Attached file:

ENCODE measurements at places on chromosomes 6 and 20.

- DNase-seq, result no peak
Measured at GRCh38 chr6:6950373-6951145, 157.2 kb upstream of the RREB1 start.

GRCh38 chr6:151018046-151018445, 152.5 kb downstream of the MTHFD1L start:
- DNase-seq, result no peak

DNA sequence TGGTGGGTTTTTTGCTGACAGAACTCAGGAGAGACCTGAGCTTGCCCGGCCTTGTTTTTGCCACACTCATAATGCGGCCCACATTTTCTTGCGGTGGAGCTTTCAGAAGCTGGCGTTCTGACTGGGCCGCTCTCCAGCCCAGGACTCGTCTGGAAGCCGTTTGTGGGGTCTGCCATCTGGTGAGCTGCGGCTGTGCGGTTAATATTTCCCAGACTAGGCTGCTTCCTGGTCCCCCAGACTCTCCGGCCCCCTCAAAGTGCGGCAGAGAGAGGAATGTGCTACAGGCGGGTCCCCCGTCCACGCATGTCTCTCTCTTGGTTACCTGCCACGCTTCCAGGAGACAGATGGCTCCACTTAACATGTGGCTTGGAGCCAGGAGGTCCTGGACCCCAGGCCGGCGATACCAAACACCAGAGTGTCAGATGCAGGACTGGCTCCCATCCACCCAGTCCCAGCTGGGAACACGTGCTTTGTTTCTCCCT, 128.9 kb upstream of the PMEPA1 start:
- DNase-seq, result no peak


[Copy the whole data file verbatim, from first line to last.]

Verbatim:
ENCODE measurements at places on chromosomes 6 and 20.

- DNase-seq, result no peak
Measured at GRCh38 chr6:6950373-6951145, 157.2 kb upstream of the RREB1 start.

GRCh38 chr6:151018046-151018445, 152.5 kb downstream of the MTHFD1L start:
- DNase-seq, result no peak

DNA sequence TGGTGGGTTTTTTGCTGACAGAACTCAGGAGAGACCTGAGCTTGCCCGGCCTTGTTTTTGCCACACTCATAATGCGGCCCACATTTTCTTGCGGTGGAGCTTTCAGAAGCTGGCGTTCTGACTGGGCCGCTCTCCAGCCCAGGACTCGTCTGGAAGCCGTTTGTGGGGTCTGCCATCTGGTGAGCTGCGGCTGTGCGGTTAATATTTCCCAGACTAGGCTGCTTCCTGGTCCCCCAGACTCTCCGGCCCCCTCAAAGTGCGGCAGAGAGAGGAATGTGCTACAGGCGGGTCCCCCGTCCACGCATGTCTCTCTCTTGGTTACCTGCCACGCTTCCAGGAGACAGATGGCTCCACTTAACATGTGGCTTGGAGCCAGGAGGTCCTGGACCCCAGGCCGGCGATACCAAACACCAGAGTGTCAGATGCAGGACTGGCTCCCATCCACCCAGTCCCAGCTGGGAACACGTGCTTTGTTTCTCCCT, 128.9 kb upstream of the PMEPA1 start:
- DNase-seq, result no peak